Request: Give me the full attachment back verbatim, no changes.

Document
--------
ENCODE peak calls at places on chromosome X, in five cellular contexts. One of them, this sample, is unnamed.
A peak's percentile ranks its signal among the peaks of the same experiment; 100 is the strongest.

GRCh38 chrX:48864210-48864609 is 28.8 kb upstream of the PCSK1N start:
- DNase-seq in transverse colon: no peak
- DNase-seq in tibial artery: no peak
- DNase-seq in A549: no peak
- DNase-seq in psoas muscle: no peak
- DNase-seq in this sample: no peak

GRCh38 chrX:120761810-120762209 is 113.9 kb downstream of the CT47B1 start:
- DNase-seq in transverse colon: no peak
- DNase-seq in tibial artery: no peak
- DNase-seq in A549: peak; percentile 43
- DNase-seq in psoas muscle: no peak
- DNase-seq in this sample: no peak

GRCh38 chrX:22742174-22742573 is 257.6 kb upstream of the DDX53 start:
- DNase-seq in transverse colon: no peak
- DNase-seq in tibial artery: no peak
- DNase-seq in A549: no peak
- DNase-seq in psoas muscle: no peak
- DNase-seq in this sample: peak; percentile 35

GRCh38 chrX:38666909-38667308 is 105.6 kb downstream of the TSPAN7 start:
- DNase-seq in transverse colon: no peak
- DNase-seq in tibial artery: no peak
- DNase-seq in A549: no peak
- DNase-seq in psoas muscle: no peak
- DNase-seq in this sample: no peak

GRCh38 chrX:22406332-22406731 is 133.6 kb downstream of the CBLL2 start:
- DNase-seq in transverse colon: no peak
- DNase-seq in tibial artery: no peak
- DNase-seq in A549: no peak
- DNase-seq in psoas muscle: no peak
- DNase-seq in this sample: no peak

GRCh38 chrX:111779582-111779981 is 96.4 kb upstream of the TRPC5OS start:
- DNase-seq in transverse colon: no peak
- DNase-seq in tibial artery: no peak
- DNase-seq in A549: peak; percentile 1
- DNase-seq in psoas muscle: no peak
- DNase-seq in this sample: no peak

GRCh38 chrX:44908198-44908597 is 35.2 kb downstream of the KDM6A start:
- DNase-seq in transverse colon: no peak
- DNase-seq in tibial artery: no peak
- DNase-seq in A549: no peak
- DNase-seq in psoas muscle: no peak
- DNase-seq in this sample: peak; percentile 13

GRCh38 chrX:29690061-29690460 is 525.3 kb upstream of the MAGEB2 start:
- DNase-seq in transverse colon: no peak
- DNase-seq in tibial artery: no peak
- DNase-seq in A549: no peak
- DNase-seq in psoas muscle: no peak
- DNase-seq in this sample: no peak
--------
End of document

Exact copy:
ENCODE peak calls at places on chromosome X, in five cellular contexts. One of them, this sample, is unnamed.
A peak's percentile ranks its signal among the peaks of the same experiment; 100 is the strongest.

GRCh38 chrX:48864210-48864609 is 28.8 kb upstream of the PCSK1N start:
- DNase-seq in transverse colon: no peak
- DNase-seq in tibial artery: no peak
- DNase-seq in A549: no peak
- DNase-seq in psoas muscle: no peak
- DNase-seq in this sample: no peak

GRCh38 chrX:120761810-120762209 is 113.9 kb downstream of the CT47B1 start:
- DNase-seq in transverse colon: no peak
- DNase-seq in tibial artery: no peak
- DNase-seq in A549: peak; percentile 43
- DNase-seq in psoas muscle: no peak
- DNase-seq in this sample: no peak

GRCh38 chrX:22742174-22742573 is 257.6 kb upstream of the DDX53 start:
- DNase-seq in transverse colon: no peak
- DNase-seq in tibial artery: no peak
- DNase-seq in A549: no peak
- DNase-seq in psoas muscle: no peak
- DNase-seq in this sample: peak; percentile 35

GRCh38 chrX:38666909-38667308 is 105.6 kb downstream of the TSPAN7 start:
- DNase-seq in transverse colon: no peak
- DNase-seq in tibial artery: no peak
- DNase-seq in A549: no peak
- DNase-seq in psoas muscle: no peak
- DNase-seq in this sample: no peak

GRCh38 chrX:22406332-22406731 is 133.6 kb downstream of the CBLL2 start:
- DNase-seq in transverse colon: no peak
- DNase-seq in tibial artery: no peak
- DNase-seq in A549: no peak
- DNase-seq in psoas muscle: no peak
- DNase-seq in this sample: no peak

GRCh38 chrX:111779582-111779981 is 96.4 kb upstream of the TRPC5OS start:
- DNase-seq in transverse colon: no peak
- DNase-seq in tibial artery: no peak
- DNase-seq in A549: peak; percentile 1
- DNase-seq in psoas muscle: no peak
- DNase-seq in this sample: no peak

GRCh38 chrX:44908198-44908597 is 35.2 kb downstream of the KDM6A start:
- DNase-seq in transverse colon: no peak
- DNase-seq in tibial artery: no peak
- DNase-seq in A549: no peak
- DNase-seq in psoas muscle: no peak
- DNase-seq in this sample: peak; percentile 13

GRCh38 chrX:29690061-29690460 is 525.3 kb upstream of the MAGEB2 start:
- DNase-seq in transverse colon: no peak
- DNase-seq in tibial artery: no peak
- DNase-seq in A549: no peak
- DNase-seq in psoas muscle: no peak
- DNase-seq in this sample: no peak